“Yeah, I had a few fights. Hell, you had to,” he says, shoulders straightening, eyes suddenly agleam, and he paces like a seasoned panther in his kitchen. “I had to park a few guys who got too fueled up and challenged me. I never looked for fights. But when you own a bar and work it, guys are gonna come after you just for the hell of it. Sooner or later you had to go outside with ‘em. That’s the way we did it—go outside and settle things. Well, this one guy, I think he was from the Valley, he kept pestering me, wanting to fight, and so we went outside, and I parked him pretty good, went back in the bar to wait on trade and have a drink, and he comes back in, not satisfied, so we went back out and this time I really parked him good, and he didn’t come back in, and one of his friends told everybody in the bar that you better not mess with ol’ Charlie. After that they pretty much left me alone. I loved that bar. Had more fun. Now my wife, Iona, she pretty much ran the bar. Did the bookkeepin’. Took care of everything. There wasn’t much she couldn’t do. Run a home. Run a business. Great wife and mother. Clear out a bar…”

“Kind of a pioneer woman, Charlie?”

He lunges at me, pounds my shoulder. “Damn right! Married fifty years to Iona. What a woman!”

“What was the lowest point in your life?”

“Losing Iona four years ago. A tough time. Hell, I miss her yet.”

“What was the highest point in your life?”

“Marryin’ Iona in 1952. She was my high school sweetheart. I think about her every day. But you gotta go on. I got a family and a ranch. I keep busy. We got forty, fifty cattle. I know a lotta people. You gotta keep living, and I aim to do so.”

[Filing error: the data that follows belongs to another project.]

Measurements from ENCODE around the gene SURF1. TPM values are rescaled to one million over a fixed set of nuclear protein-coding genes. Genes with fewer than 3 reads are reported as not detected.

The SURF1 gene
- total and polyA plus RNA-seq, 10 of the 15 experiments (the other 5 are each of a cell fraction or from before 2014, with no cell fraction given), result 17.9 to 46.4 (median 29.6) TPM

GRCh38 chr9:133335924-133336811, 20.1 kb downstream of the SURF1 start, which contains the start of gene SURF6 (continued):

“You’re known as a guy who likes to spice up his conversation with a little cussing…”

“Goddamn right! Now, when Iona was alive, she didn’t mind my cussing, but there were a couple words she wouldn’t let me say, and I tried not to say ‘em.”

“Local legend is, you could stand next to a bar and, with no run, leap up and land on the bar — a four-feet standing jump.”

“Goddamn right!” he smacks my shoulder. “I made more goddamn money jumping on bars. I made other people money. People from the coast and the Valley, they’d put up money that I couldn’t do it. I did it about ten years ago but I had to cheat a little, grabbing the bar. These days I can’t jump much more than a foot. That’s still a pretty good jump, considering I’ve had a knee replacement.”

He shrugs. “At this stage of the game, I gotta admit I can’t do things like I could. I can’t go parking a guy if he’s outta line. No more fueling. But I can still have a damn good time. I had a good time New Year’s Eve drinking straight soda.”

“Anything you missed out on in life?”

“Hell no!”